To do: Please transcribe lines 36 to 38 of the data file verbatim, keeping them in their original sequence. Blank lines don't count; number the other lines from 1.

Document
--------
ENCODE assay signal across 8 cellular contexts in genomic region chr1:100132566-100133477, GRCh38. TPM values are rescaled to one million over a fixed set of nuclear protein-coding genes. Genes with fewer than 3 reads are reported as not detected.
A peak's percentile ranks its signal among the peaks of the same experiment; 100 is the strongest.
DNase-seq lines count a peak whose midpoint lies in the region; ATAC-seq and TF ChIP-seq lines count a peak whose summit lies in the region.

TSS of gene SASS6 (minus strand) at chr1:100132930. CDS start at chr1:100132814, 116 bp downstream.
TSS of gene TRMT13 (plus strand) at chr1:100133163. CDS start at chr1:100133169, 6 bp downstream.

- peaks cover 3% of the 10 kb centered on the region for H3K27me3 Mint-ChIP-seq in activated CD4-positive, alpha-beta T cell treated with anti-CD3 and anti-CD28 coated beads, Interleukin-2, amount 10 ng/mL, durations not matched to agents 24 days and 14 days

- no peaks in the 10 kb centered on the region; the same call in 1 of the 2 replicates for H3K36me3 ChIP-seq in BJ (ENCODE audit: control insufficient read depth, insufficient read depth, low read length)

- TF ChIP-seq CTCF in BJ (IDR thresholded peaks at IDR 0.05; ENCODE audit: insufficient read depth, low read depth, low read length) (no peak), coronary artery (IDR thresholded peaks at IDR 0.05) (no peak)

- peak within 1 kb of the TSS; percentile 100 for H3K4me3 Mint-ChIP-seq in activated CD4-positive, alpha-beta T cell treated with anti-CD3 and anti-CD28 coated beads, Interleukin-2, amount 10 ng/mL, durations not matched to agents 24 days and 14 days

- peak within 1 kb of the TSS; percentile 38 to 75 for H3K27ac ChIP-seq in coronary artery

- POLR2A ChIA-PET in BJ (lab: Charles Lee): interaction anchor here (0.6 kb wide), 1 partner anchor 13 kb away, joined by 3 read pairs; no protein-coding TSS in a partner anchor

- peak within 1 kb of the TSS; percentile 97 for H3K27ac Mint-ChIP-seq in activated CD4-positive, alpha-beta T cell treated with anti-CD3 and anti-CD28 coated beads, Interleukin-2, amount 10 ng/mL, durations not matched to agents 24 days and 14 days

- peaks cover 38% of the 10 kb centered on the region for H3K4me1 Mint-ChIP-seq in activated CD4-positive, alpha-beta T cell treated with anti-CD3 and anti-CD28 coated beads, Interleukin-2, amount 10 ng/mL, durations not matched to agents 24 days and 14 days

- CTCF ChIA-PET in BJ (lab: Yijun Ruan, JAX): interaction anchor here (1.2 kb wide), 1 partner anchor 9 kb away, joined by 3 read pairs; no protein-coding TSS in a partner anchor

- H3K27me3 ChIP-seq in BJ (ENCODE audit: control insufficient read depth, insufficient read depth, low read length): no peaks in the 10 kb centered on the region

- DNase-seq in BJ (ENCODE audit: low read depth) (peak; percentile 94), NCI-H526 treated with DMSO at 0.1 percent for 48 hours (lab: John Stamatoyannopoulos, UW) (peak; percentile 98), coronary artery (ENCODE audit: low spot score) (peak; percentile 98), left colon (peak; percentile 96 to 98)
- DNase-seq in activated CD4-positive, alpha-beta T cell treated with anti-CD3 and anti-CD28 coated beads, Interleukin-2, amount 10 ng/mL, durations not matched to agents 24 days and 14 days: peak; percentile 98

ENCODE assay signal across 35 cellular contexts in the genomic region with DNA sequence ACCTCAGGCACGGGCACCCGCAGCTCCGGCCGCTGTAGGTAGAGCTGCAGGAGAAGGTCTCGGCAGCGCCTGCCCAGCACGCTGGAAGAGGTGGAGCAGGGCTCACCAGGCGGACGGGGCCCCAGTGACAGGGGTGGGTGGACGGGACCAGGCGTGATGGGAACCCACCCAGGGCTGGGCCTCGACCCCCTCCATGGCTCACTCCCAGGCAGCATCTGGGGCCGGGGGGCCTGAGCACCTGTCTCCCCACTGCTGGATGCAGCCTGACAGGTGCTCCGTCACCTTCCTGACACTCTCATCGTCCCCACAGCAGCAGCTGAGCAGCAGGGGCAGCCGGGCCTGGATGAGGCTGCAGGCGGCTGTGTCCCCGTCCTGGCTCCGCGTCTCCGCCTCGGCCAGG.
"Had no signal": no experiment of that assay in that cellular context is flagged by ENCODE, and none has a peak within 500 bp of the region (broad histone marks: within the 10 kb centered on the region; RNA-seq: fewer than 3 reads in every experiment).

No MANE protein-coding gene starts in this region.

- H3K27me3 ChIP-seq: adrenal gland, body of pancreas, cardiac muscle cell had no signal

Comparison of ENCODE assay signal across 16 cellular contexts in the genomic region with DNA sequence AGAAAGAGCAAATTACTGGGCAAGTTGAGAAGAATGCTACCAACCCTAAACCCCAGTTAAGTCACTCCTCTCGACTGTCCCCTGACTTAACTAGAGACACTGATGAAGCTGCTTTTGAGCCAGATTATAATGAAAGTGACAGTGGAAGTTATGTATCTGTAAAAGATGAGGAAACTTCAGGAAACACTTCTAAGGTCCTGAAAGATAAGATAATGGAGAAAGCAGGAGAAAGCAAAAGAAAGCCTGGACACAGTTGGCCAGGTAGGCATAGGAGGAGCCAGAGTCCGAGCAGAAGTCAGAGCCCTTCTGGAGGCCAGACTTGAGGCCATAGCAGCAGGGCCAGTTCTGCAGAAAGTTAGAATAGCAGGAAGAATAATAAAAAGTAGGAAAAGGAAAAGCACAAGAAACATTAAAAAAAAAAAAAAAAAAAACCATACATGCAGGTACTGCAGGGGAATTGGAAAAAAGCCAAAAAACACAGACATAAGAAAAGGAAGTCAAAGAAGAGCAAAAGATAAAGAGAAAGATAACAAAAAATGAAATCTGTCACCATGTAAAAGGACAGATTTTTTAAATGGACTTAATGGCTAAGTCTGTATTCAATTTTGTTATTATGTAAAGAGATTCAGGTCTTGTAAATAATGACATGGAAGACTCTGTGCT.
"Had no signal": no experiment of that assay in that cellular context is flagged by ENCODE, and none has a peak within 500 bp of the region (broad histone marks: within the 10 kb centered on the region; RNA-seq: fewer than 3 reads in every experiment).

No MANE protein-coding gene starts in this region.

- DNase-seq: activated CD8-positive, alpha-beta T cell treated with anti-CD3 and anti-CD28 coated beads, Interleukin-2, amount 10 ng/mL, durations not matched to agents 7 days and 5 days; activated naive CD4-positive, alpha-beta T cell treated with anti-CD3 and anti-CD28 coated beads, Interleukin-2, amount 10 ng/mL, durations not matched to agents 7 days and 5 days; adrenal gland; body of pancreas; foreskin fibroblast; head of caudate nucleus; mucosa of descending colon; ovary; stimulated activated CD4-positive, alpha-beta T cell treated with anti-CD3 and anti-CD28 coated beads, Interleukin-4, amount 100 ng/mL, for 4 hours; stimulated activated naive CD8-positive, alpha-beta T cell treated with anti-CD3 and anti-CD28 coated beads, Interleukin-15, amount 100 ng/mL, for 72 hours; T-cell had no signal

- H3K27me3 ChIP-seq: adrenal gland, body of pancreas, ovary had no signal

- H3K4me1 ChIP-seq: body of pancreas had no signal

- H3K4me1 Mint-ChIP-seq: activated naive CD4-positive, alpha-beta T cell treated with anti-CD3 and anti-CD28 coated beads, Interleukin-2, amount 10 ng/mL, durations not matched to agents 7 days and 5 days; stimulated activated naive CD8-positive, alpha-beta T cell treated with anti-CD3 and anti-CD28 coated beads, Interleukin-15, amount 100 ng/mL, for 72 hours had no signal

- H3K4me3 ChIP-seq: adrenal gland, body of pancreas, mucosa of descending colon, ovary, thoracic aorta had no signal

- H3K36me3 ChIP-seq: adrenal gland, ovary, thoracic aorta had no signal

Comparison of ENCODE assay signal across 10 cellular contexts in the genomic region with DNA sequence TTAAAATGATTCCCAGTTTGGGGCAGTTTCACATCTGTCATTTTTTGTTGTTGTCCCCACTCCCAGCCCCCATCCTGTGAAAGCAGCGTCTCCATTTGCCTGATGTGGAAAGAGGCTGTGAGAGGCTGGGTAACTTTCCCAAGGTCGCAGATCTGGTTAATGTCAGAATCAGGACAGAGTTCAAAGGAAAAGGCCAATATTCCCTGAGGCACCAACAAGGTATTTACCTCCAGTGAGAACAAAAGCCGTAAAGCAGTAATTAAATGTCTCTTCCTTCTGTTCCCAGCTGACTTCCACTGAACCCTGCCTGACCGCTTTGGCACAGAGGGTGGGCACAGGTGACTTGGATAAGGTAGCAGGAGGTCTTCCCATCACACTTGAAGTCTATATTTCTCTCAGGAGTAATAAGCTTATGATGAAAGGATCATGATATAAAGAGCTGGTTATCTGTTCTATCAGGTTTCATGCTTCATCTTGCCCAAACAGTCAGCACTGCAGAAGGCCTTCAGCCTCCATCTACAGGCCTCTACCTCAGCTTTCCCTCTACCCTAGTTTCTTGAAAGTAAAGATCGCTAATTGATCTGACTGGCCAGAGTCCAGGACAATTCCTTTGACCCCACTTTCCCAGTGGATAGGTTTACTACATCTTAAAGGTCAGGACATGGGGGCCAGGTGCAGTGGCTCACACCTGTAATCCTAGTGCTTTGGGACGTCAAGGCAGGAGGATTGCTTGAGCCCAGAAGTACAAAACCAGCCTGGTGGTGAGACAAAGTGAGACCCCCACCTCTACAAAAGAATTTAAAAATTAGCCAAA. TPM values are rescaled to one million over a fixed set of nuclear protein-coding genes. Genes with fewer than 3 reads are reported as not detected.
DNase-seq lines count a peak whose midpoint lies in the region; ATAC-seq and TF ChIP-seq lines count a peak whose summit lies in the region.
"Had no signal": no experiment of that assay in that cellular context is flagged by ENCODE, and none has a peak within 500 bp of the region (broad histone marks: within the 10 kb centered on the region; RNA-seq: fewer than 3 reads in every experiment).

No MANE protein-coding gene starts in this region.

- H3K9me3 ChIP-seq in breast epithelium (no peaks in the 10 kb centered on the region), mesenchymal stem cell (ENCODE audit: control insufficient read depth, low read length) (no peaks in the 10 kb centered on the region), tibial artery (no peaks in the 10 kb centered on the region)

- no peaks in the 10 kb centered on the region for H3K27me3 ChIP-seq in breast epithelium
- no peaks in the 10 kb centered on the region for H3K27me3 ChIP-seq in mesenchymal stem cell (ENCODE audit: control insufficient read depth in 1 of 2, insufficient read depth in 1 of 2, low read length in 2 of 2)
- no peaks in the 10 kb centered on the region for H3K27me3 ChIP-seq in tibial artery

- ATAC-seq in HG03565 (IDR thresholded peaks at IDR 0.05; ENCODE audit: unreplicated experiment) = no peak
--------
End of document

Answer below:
- no peaks in the 10 kb centered on the region for H3K27me3 ChIP-seq in breast epithelium
- no peaks in the 10 kb centered on the region for H3K27me3 ChIP-seq in mesenchymal stem cell (ENCODE audit: control insufficient read depth in 1 of 2, insufficient read depth in 1 of 2, low read length in 2 of 2)
- no peaks in the 10 kb centered on the region for H3K27me3 ChIP-seq in tibial artery